python -w

• Use --open argument to open the browser after the server start.

python -w --open

CLI Commands

Command Description
back Go back from namespace or module
clear Clear the terminal
exit Exit interactive shell
harden Execute the hardening command
help List available commands with “help” or show detailed help with “help <cmd>
info Show information about the module
list List available hardening modules
manage Add, edit or delete module
preset Show/execute the hardening module presets
search Search for modules
switch Switch between modules or namespaces
use Use a hardening module
web Start the grapheneX web server


help or ? shows the commands list above.
help [CMD] shows the detailed usage of given command.


Show the available modules in a table. For example:


switch command can be used to switch to a namespace or use a module. It’s helpful if you want to see a list of modules in a namespace.

switch [NAMESPACE]

• Supports autocomplete for namespaces.

Also, using the switch command like this is possible:


It’s the equivalent of the use command in this situation.


Serves the purpose of selecting a hardening module.

use [MODULE]

• Supports autocomplete for modules.


Shows information (namespace, description, OS command) about the selected module.


Executes the hardening command of the selected module.


grapheneX has presets that contain particular modules for automating the hardening operation. Presets can be customized with the modules.json file and they can contain any supported module. preset command shows the available module presets and preset [PRESET] runs the hardening commands in a preset.

An example preset command output is shown above. Below, a preset that contains 2 modules is selected and hardening modules executed.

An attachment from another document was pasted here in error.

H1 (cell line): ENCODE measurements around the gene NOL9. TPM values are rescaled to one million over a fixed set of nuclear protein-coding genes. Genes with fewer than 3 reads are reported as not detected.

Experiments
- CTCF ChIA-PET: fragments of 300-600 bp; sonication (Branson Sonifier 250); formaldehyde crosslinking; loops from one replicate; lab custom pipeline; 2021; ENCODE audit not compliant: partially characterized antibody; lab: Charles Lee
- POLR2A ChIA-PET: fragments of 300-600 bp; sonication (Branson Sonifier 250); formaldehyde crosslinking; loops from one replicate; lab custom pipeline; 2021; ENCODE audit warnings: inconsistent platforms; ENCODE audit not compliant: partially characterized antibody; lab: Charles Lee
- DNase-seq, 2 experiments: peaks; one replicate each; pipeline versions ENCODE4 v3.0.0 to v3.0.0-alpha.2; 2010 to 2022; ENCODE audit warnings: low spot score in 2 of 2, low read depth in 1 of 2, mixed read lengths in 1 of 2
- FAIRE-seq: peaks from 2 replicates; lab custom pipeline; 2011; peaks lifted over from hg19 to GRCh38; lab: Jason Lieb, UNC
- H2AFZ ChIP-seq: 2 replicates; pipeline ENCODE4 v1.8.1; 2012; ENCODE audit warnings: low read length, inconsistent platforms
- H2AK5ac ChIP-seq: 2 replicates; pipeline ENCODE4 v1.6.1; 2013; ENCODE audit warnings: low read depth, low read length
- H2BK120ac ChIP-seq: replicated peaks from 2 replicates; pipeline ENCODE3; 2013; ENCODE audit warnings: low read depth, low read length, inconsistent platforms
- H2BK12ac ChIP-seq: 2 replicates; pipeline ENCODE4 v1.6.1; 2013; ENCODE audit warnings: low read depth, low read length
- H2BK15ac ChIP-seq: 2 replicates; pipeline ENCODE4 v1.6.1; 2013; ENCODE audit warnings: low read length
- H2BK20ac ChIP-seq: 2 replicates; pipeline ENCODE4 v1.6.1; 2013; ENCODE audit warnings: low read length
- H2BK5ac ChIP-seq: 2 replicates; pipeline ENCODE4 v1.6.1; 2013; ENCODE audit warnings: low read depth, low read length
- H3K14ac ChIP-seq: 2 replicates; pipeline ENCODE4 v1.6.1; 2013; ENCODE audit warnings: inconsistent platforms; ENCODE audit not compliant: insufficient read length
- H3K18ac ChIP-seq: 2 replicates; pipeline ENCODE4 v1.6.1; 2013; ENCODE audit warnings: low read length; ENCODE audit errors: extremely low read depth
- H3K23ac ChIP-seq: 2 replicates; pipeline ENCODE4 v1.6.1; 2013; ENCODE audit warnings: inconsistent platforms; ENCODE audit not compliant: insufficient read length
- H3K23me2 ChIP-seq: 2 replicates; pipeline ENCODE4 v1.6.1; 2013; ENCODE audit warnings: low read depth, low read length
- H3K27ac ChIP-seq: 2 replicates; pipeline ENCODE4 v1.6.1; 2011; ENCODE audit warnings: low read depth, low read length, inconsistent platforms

preset command supports autocomplete for preset names. Also, it supports an option for asking permission between each hardening command execution so that the user knows what he/she is doing.

• Adding module presets

Presets are stored in the presets element inside the modules.json file. This JSON file can be edited for updating the presets.

"presets": [
            "name": "Preset_1",
            "modules": [
            "target_os": "linux/win"
            "name": "Preset_2",
            "modules": [
            "target_os": "linux/win"

namespace/All means every hardening command in that namespace will be executed.


search [QUERY]


manage command allows to add, edit or remove modules.

• Adding modules with manage

Follow the instructions for adding a new module. Choose the ‘new’ option in the namespace prompt for creating a new namespace.

• Adding modules manually

grapheneX stores the modules and namespaces in modules.json file. It will show up as a new module when a new element is created in this JSON file. An example element is given below.

"namespace": [
            "name": "Module_Name",
            "desc": "This is the module description.",
            "command": "echo 'hardening command'",
            "require_superuser": "True/False",
            "target_os": "linux/win"

It’s recommended to add modules from CLI or the Web interface other than editing the modules.json file.

• Editing modules

Choose the edit option after the manage command for the editing the module properties.

Or edit the modules.json manually.

• Removing modules

Choosing the remove option in the manage menu will be enough for removing the specified module. It’s also possible to remove the module from modules.json manually.


Starts the grapheneX web server with the optional host:port argument.

web [host:port]


Go back from selected namespace or module.


Clear terminal


Exit interactive shell


Most of the command line features are accessible with the Web interface.

Namespaces & Modules

It’s easy to switch between namespaces and see details of modules.


Just click run under the module properties for executing the hardening command.

Adding Modules

There’s a menu available in the web interface for adding new modules.